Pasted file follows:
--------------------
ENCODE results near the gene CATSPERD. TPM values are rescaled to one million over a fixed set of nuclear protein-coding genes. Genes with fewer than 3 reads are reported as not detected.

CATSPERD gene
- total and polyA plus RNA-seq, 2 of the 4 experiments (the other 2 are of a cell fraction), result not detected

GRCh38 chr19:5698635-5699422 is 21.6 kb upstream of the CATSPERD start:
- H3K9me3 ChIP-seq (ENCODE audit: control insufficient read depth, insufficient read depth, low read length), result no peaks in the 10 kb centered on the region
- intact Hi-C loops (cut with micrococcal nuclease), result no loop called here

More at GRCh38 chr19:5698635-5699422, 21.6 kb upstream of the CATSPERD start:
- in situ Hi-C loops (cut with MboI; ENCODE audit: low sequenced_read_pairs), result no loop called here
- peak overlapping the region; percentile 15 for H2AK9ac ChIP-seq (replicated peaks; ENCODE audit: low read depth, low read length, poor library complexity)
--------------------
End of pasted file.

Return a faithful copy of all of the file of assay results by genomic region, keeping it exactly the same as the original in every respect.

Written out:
ENCODE results near the gene CATSPERD. TPM values are rescaled to one million over a fixed set of nuclear protein-coding genes. Genes with fewer than 3 reads are reported as not detected.

CATSPERD gene
- total and polyA plus RNA-seq, 2 of the 4 experiments (the other 2 are of a cell fraction), result not detected

GRCh38 chr19:5698635-5699422 is 21.6 kb upstream of the CATSPERD start:
- H3K9me3 ChIP-seq (ENCODE audit: control insufficient read depth, insufficient read depth, low read length), result no peaks in the 10 kb centered on the region
- intact Hi-C loops (cut with micrococcal nuclease), result no loop called here

More at GRCh38 chr19:5698635-5699422, 21.6 kb upstream of the CATSPERD start:
- in situ Hi-C loops (cut with MboI; ENCODE audit: low sequenced_read_pairs), result no loop called here
- peak overlapping the region; percentile 15 for H2AK9ac ChIP-seq (replicated peaks; ENCODE audit: low read depth, low read length, poor library complexity)